For Papai, who is currently enrolled in one of the $150 driving courses, which take four weeks to complete, the experience has the potential dramatically expand horizons of independence and personal mobility.

“I am very much excited at learning how to drive, because by so doing I can also drive like any other [able-bodied] person, unlike before where we felt we have been left out or we cannot be able to drive on our own," he said.

With only five more lessons to go before he takes the National driving exam, Papai is confident that at last he will be behind the wheel of his own destiny.

You May Like

Republican Majority in Congress Off to Rough Start

Standoff over Homeland Security funding exposes philosophical, tactical problems within party More

Pakistan Blocks Baloch Activist from US Trip

Human Rights Commission of Pakistan slams Islamabad officials for stopping people from leaving country to attend human rights conference More

Video Muslims Long Thrived in North Carolina Before Students Killed

Idyll shattered February 10, when three Muslim university students living in Chapel Hill were gunned down by a neighbor More

This forum has been closed.
Comments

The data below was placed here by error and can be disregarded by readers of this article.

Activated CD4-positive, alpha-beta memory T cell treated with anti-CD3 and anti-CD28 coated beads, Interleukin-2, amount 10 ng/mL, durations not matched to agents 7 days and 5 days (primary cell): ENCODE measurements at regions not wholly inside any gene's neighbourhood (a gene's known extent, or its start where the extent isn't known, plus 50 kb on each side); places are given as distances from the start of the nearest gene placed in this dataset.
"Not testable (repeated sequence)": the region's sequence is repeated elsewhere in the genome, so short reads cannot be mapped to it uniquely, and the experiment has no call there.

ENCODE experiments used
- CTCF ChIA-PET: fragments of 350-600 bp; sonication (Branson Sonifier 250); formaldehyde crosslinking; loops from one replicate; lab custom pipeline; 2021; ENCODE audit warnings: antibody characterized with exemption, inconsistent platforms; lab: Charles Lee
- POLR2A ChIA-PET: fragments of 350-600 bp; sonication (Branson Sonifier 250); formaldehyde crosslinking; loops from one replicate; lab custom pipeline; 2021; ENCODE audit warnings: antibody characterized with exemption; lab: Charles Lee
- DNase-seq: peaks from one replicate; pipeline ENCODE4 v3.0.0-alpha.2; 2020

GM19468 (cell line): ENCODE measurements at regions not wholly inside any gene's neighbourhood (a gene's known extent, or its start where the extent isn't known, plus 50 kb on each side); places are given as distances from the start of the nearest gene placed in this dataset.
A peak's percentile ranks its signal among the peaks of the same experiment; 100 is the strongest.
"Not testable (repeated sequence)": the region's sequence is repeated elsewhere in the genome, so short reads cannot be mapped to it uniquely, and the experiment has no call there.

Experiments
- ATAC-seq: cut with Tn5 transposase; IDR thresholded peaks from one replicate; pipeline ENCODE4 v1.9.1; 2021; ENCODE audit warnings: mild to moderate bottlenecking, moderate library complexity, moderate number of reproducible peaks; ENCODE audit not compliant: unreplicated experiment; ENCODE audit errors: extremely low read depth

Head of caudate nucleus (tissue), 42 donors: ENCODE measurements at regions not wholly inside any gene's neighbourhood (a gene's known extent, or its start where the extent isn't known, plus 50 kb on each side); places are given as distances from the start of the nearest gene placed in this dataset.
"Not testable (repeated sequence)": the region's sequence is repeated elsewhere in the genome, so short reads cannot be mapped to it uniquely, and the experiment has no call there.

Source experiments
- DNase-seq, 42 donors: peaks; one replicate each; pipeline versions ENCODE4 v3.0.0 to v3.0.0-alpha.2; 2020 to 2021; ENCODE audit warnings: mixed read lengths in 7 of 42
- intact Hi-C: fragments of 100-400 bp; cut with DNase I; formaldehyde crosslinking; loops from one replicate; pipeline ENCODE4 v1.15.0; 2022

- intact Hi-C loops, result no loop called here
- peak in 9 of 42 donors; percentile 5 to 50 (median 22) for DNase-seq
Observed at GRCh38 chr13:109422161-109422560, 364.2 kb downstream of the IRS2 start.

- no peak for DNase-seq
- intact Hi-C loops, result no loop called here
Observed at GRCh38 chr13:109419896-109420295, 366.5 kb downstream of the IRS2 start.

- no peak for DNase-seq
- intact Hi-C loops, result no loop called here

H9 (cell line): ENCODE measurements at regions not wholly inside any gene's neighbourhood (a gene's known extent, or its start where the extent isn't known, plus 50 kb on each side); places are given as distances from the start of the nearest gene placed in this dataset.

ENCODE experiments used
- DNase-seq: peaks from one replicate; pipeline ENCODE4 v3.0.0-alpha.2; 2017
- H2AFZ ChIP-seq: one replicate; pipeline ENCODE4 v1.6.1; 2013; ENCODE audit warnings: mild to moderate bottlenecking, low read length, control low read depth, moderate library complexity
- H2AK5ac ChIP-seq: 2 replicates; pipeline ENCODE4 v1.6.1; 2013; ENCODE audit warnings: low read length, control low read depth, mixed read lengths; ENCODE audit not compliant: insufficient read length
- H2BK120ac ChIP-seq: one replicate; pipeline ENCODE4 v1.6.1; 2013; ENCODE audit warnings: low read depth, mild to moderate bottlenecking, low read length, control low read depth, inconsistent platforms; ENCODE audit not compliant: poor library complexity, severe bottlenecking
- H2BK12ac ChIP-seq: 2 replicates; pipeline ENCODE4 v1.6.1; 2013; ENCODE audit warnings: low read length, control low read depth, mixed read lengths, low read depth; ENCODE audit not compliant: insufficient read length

There are no comments in this forum. Be first and add one

Featured Videos

Your JavaScript is turned off or you have an old version of Adobe's Flash Player. Get the latest Flash player.
Muslims Long Thrived in N Carolina Before Slaying of 3 Studentsi
X
Jerome Socolovsky
March 05, 2015 9:04 PM
The killings of three Muslim students in North Carolina early last month came as Muslims across the United States have felt under siege, partly as a result of terrorist attacks being committed internationally in the name of their faith. But Muslims have long thrived in university cities in this part of the American South. VOA's Jerome Socolovsky reports.
Video

Video Muslims Long Thrived in N Carolina Before Slaying of 3 Students

The killings of three Muslim students in North Carolina early last month came as Muslims across the United States have felt under siege, partly as a result of terrorist attacks being committed internationally in the name of their faith. But Muslims have long thrived in university cities in this part of the American South. VOA's Jerome Socolovsky reports.
Video